“It’s all business smh once you no longer benefit their lives watch how they move after. Recruits, idk what else to suggest besides just go overseas and be selfish,” she tweeted.

Queen Egbo, who played for Mukley from 2018-21, before Mulkey took the head coaching job at LSU, retweeted Austin’s statement, and she offered insight of her own with multiple tweets about Griner and Mulkey.

Perhaps the most pointed was a tweet in which she referenced the success Baylor and Mulkey had thanks to Griner.

“A player that built Baylor, 2 national titles & a 40-0 record,” Egbo wrote. “Yet her former coach refuses to say anything or simply just show any kind of support. Keep that in mind when choosing schools.”

Egbo, a 2022 WNBA All-Rookie selection of the Indiana Fever, later corrected her tweet to say “two Final Fours” rather than “two national titles,” as Baylor made the Final Four with Griner in 2010 and later won an NCAA championship with her in 2012.

(Kevin Jairaj/USA TODAY Sports)

Fagan’s 2013 article revealed more tension between Griner and Mulkey, specifically in relation to Griner’s sexuality. Mulkey did not want Griner to talk about her sexuality while playing for the Bears, Griner said, though her being gay was an “open secret.”

During Griner’s playing career at Baylor, Mulkey was outwardly supportive of her star center. She even addressed the hate Griner received online during a 2012 NCAA Tournament press conference, stating that Griner was a “human being.”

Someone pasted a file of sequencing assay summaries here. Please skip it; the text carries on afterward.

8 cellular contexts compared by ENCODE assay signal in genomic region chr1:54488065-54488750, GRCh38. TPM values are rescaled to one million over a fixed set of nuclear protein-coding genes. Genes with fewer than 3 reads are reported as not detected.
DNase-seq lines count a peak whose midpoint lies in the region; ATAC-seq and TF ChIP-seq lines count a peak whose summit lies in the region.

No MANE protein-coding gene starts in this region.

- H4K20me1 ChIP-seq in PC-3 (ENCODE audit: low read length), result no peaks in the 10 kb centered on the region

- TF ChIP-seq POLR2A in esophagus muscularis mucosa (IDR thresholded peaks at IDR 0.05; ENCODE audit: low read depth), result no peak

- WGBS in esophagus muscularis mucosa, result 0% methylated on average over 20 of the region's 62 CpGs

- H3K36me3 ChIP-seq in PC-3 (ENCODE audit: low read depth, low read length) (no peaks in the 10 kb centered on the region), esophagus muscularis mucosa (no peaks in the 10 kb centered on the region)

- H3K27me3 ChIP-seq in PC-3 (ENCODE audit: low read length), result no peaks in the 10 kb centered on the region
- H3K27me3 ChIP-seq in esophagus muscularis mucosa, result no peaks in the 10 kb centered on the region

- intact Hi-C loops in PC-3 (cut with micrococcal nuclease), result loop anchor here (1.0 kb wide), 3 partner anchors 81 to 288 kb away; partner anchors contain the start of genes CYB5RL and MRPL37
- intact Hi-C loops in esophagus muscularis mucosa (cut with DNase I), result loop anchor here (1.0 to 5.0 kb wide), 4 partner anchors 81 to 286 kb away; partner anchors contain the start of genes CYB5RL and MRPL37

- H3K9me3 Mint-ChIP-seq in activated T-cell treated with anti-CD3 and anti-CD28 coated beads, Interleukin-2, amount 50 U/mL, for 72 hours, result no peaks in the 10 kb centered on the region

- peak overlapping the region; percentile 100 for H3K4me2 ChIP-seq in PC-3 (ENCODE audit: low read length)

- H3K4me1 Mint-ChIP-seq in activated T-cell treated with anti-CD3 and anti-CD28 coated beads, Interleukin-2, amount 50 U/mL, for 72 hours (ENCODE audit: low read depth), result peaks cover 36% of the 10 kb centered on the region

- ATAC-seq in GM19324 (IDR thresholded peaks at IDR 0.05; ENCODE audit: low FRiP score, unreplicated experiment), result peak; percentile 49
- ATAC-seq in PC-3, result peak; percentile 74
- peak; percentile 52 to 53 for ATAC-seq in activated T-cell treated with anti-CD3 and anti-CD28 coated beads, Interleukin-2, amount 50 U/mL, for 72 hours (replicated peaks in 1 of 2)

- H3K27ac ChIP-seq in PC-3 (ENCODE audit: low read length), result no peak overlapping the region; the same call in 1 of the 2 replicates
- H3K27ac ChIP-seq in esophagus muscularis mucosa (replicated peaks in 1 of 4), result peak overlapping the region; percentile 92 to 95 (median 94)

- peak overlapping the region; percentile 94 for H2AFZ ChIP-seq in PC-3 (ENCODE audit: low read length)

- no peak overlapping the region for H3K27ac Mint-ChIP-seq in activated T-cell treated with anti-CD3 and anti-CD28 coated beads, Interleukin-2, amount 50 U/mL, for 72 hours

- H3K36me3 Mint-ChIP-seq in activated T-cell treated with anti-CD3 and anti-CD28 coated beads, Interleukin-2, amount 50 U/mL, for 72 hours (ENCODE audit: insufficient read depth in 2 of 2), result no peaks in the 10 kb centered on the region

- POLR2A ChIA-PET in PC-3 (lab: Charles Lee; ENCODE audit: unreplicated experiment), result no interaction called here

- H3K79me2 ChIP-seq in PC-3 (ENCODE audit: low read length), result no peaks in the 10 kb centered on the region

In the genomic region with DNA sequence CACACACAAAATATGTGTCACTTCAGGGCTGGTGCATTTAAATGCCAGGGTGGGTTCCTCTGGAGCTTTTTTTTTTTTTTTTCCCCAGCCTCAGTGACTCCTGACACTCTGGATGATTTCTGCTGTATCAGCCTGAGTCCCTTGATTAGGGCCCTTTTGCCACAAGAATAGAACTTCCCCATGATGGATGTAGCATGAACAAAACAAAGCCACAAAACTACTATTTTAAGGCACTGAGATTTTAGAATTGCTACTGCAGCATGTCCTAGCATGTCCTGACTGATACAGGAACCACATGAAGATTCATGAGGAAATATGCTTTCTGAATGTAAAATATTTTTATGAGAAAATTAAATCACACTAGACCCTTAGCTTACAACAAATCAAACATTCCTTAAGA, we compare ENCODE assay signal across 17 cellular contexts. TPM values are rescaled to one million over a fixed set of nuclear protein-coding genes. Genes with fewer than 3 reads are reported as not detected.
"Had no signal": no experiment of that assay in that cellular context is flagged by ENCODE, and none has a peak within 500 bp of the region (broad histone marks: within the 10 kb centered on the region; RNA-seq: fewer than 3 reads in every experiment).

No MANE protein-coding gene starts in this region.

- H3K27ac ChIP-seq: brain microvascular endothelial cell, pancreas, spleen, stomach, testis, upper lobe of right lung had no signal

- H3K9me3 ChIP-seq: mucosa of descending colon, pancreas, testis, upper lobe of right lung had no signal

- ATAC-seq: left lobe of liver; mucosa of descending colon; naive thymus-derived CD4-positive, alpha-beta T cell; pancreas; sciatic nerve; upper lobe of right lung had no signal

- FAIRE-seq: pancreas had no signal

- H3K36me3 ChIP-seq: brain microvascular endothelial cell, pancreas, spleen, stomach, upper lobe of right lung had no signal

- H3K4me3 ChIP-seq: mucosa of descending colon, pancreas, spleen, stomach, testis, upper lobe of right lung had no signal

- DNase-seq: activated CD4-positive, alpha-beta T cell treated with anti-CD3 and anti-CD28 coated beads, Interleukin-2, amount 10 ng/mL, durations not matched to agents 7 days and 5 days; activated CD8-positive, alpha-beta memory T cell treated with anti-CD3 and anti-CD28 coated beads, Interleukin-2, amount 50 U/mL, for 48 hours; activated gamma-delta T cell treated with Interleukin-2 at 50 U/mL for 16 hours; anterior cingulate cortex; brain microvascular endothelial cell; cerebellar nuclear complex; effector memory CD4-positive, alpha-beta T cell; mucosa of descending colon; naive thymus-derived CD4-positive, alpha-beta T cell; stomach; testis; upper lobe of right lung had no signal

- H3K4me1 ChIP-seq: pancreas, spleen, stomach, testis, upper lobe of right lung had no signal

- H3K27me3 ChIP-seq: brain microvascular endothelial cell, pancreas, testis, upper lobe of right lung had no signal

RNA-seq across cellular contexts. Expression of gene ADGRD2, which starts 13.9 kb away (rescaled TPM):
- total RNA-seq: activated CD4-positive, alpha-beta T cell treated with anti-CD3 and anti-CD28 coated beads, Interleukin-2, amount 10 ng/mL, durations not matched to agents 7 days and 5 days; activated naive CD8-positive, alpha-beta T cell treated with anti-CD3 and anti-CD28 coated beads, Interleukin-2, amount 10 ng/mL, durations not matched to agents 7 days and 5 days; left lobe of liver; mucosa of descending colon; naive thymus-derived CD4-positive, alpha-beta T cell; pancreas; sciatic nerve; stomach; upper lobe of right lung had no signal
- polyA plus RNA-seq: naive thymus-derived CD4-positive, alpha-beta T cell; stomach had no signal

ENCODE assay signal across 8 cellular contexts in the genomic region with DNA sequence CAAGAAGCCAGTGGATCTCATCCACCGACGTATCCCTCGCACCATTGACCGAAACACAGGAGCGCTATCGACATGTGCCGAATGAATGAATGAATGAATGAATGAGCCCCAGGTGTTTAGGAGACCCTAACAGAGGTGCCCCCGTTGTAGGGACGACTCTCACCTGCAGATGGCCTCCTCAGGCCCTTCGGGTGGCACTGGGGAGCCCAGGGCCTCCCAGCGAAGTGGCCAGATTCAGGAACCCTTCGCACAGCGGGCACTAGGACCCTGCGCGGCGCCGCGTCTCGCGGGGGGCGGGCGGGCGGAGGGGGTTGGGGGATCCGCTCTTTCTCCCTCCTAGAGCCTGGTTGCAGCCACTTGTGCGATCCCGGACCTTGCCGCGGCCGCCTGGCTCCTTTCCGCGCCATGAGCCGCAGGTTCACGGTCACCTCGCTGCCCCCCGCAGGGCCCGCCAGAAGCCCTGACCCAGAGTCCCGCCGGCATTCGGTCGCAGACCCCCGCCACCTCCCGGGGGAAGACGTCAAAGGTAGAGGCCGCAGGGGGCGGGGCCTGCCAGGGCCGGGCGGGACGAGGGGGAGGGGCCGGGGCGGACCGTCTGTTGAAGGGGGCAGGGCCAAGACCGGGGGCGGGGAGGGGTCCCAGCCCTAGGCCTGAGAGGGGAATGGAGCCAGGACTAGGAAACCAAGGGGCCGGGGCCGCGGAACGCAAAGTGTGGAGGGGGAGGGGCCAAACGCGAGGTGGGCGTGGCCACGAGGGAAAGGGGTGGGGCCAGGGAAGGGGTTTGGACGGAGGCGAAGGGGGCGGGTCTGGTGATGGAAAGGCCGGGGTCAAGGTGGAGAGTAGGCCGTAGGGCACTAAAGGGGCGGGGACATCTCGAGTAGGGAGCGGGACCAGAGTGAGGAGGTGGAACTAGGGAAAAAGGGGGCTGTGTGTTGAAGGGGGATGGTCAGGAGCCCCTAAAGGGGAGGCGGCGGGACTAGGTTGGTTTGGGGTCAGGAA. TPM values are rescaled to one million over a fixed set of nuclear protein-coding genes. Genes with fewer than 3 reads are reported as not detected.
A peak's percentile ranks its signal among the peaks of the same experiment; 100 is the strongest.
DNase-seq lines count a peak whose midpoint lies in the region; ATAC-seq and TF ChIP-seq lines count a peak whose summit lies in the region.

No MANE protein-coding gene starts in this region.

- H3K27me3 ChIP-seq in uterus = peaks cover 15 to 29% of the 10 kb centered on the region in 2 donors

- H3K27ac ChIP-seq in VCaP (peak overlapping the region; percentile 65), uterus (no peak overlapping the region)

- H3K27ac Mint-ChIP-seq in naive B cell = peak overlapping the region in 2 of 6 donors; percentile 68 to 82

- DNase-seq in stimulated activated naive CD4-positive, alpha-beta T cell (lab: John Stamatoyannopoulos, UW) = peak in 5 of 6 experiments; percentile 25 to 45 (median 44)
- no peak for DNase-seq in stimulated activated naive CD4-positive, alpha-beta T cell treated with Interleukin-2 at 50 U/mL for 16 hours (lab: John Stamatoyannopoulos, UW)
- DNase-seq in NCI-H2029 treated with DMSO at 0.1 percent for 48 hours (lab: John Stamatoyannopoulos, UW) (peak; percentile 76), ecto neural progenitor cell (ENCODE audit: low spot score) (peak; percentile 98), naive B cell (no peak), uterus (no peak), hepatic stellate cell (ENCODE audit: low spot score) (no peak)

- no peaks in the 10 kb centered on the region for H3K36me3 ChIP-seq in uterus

Fagan’s article about Griner can be marked as the start of Mulkey choosing not to address controversy surrounding Griner.

The coach declined an interview for the story, though she later released a statement to Fagan through a spokesperson which said: “Brittney Griner represented Baylor University proudly on and off the basketball court, and she leaves behind an incredible legacy. I cannot comment on personal matters surrounding any of our student-athletes, but I can tell you Brittney will always be a celebrated member of the Baylor family.”

After the story was published, Fagan said Mulkey reached out to ESPN, her employer at the time, asking for Fagan to be fired. Mulkey allegedly claimed Fagan “forced” Griner into making statements for the article.

While several of Mulkey’s former players, including Egbo and NaLyssa Smith, have been critical of their former coach, current LSU player Alexis Morris was firm in her support of Mulkey on Twitter.

Morris tweeted that the “ball was in Russia’s court,” and “them people told us to be quiet or they won’t do the trade,” before later tweeting, “I’m saying God is in control and this is bigger than you, me and Kim.”

Morris also pinned a tweet in which she offered support for Griner, stating the following: “No matter what. It’s forever #FreeBG, until it’s backwards.”

Morris played for Mulkey at Baylor during the 2017-18 season, but was dismissed from the squad following an arrest for allegedly assaulting another woman. Morris was then arrested again in December of 2017 in Beaumont, Texas, for “marijuana possession and possession of a dangerous substance.”

Since then, Morris bounced around, playing at Rutgers and then Texas A&M before getting a second chance with her former coach. She transferred to LSU in 2021 after Mulkey took the helm for the Tigers.